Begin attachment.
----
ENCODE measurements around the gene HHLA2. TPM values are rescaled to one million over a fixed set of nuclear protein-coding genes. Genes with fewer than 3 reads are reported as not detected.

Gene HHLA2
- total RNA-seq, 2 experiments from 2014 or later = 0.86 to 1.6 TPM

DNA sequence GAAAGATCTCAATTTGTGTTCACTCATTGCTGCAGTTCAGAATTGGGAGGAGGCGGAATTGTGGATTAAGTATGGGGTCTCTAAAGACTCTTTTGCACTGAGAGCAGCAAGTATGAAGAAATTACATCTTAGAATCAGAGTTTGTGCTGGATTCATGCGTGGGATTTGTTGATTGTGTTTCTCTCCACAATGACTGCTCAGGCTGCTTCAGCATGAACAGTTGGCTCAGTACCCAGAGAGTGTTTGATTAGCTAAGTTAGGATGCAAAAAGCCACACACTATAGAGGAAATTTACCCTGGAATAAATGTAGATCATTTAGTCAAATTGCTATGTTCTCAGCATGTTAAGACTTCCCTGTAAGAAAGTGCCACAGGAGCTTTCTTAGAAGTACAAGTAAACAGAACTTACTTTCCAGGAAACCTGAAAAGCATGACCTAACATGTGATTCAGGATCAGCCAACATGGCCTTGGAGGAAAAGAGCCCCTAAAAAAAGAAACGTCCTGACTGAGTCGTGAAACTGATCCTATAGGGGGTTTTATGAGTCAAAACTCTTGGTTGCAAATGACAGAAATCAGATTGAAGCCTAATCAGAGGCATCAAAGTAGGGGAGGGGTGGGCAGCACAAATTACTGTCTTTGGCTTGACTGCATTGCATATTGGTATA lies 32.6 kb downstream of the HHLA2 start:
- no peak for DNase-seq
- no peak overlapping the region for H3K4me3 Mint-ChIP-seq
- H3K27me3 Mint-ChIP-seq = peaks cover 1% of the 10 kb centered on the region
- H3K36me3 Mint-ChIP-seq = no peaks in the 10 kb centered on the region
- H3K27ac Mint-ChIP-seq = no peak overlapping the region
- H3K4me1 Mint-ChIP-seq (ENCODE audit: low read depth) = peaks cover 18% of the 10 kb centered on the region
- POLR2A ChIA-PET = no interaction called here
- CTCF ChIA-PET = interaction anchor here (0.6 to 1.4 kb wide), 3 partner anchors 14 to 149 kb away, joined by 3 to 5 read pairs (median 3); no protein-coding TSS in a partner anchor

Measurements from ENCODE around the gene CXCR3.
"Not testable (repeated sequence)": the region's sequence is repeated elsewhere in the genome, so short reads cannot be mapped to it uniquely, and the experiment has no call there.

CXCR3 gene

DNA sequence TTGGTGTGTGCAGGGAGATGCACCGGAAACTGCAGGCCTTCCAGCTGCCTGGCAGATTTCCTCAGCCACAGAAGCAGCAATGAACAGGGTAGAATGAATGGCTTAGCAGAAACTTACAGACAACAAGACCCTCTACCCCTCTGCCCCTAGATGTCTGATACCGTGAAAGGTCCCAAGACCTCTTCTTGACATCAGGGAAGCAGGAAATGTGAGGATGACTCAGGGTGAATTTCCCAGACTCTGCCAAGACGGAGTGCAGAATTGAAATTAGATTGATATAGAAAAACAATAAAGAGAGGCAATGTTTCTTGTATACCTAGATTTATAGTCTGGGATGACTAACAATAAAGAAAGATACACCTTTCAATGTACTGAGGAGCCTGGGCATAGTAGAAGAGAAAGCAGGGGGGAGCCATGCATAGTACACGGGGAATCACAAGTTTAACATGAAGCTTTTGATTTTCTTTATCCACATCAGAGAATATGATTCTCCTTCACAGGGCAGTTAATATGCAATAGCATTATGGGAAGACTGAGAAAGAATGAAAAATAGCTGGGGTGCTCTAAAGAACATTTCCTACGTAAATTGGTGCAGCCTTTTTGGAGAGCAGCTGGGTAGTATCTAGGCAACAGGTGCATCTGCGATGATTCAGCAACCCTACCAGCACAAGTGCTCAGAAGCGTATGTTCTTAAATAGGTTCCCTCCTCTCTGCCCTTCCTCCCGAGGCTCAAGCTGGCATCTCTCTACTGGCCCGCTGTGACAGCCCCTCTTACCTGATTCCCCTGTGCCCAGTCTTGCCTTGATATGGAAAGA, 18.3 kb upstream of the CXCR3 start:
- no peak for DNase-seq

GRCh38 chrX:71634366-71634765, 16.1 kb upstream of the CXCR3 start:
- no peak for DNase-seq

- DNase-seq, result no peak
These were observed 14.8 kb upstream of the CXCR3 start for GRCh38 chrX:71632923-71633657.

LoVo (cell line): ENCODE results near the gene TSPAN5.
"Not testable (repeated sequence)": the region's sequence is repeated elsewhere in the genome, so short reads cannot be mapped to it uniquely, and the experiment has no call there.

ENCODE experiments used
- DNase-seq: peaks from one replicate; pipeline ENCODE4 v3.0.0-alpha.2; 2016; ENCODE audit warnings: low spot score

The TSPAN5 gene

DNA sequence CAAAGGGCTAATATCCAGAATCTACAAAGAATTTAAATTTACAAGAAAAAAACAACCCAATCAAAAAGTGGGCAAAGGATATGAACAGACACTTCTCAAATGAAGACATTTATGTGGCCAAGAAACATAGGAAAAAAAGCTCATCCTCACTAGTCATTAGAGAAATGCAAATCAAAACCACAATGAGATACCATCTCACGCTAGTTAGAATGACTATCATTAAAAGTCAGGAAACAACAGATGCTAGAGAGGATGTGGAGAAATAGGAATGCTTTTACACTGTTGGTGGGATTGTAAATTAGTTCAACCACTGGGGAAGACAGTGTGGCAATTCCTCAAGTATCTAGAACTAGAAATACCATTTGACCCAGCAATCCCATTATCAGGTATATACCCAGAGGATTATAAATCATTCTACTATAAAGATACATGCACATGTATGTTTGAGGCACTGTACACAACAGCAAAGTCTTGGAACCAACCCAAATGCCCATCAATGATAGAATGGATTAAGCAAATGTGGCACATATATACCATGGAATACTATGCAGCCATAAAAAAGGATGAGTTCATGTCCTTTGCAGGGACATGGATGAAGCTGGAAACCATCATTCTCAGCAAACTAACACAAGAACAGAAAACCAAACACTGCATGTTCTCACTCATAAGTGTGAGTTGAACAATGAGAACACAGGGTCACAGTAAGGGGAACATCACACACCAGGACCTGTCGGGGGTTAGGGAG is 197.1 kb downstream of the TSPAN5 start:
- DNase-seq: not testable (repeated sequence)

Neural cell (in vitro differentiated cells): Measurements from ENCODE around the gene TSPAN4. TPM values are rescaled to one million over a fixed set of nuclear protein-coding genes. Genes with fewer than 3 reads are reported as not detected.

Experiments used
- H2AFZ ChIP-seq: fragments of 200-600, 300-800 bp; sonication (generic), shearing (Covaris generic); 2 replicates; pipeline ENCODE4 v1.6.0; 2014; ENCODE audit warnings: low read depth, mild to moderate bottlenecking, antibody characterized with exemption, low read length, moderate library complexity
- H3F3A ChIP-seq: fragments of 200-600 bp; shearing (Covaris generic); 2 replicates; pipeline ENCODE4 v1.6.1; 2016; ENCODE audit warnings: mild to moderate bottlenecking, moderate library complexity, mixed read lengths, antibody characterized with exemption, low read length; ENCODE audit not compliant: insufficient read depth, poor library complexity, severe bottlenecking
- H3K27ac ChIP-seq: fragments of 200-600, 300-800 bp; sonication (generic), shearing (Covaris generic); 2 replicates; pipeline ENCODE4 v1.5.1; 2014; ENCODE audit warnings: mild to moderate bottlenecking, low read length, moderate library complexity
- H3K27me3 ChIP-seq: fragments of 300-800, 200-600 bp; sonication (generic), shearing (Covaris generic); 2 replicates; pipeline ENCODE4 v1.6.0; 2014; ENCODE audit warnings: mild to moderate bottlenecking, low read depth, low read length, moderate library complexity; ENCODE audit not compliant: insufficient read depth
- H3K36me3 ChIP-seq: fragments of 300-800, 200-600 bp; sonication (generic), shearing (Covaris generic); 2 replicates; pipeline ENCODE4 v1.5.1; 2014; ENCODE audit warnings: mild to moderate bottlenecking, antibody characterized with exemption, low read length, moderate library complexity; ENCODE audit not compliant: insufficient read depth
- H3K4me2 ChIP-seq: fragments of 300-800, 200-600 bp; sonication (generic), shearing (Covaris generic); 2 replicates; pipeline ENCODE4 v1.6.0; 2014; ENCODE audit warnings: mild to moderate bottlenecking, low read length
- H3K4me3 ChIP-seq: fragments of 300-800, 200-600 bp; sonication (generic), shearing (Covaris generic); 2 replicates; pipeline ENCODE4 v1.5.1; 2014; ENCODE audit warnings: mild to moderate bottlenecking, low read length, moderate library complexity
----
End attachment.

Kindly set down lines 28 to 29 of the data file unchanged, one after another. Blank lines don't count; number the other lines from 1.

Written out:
- DNase-seq: not testable (repeated sequence)

Neural cell (in vitro differentiated cells): Measurements from ENCODE around the gene TSPAN4. TPM values are rescaled to one million over a fixed set of nuclear protein-coding genes. Genes with fewer than 3 reads are reported as not detected.